But even after allowing for the maximum distortion, manufacturing is clearly in rip-roaring shape. If there is no further rise in factory output in June, the second-quarter increase will be 2 per cent, or more than 8 per cent a year. Given that manufacturing accounts for a quarter of total output, the overall economy will have grown by at least 0.5 per cent.
The pattern of manufacturing growth is also perfect. The biggest rise is in investment goods, up in real terms by 2.7 per cent in the past three months. This is good news because investment goods are also the only category of production that improves our capacity to produce more. Britain's manufacturers appear to believe that the recent gains in price competitiveness will hold.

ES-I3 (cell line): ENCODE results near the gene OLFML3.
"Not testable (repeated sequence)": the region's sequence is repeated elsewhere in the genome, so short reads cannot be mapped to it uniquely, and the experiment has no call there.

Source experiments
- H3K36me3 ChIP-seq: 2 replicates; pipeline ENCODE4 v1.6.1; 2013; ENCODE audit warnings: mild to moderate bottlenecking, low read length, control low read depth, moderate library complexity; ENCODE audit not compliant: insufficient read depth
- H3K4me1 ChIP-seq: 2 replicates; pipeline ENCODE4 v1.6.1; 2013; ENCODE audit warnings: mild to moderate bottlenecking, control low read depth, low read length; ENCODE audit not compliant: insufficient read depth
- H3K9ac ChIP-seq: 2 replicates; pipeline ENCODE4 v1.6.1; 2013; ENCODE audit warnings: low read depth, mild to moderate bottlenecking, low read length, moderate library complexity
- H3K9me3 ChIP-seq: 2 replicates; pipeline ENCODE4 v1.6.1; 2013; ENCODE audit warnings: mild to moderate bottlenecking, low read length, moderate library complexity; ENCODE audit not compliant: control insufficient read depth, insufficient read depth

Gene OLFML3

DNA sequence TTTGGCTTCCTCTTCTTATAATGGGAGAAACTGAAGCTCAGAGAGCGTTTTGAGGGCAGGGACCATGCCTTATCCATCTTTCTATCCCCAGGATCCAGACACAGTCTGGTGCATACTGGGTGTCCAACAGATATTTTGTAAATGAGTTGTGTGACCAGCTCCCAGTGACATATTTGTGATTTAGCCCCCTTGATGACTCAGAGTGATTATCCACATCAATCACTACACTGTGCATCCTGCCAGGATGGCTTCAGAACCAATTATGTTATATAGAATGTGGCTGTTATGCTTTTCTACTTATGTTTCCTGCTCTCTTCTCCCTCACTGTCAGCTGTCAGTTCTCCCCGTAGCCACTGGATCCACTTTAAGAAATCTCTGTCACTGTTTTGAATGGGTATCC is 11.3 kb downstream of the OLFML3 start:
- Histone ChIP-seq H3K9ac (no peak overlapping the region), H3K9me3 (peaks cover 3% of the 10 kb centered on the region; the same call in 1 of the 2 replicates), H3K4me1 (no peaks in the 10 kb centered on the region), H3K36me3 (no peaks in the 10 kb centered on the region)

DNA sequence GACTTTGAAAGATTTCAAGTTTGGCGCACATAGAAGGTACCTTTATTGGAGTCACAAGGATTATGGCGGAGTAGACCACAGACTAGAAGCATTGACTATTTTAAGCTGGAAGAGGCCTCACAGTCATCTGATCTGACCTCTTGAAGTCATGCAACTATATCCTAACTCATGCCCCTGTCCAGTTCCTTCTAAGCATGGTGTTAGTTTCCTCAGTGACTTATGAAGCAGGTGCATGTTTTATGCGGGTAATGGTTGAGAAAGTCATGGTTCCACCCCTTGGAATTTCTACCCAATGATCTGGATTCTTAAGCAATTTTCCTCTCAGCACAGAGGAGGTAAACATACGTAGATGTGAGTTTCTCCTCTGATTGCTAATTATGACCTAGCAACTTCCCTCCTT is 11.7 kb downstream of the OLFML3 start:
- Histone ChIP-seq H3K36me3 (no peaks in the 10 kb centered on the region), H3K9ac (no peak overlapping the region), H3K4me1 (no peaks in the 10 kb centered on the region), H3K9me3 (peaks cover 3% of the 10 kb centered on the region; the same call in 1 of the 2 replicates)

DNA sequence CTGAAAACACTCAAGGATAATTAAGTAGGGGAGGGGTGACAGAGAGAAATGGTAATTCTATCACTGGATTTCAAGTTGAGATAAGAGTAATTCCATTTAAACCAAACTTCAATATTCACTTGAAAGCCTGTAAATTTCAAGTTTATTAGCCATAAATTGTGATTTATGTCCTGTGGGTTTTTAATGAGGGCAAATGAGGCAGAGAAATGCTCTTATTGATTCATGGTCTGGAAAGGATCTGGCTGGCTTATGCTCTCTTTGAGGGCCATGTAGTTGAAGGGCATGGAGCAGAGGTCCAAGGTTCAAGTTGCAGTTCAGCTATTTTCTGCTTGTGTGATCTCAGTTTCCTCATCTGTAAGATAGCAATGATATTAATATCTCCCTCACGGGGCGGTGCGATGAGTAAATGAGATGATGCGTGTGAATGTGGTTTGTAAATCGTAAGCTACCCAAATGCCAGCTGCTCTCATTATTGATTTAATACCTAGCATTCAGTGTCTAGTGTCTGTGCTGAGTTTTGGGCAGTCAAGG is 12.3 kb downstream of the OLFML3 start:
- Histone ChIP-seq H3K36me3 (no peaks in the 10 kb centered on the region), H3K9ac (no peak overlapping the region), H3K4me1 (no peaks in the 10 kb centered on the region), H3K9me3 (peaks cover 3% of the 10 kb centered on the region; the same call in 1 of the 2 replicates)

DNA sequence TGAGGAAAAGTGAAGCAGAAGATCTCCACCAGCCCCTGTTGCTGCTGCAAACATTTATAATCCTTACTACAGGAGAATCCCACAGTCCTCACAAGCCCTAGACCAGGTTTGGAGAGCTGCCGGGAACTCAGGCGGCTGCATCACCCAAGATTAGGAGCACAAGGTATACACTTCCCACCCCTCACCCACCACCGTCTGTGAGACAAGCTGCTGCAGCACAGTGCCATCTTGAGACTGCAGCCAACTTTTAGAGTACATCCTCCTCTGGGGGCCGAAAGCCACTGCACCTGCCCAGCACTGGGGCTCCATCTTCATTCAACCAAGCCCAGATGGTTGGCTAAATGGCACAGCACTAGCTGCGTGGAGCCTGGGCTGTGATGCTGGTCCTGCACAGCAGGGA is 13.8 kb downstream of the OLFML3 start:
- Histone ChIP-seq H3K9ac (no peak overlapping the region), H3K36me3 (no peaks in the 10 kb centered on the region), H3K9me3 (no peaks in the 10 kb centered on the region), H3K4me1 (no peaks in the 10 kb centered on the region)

Consumer goods output was up by 0.8 per cent in the three months to May, mainly due to the exceptionally strong 10.6 per cent rise in car output as the Japanese producers build up production and Rover claws back market share. With luck, our manufacturers may be able to hold off a sharp rise in import penetration as home demand recovers.
The output of intermediate goods that go into the production of the other two categories fell back slightly. This suggests that little if any of the sharp rise is attributable to the short-lived impact of the stock cycle. (When companies resume orders from suppliers after running down stocks, there is a surge of demand). All in all, the new Chancellor could hardly have hoped for a better set of figures. All our manufacturers need to do now is to keep it up.Reuse content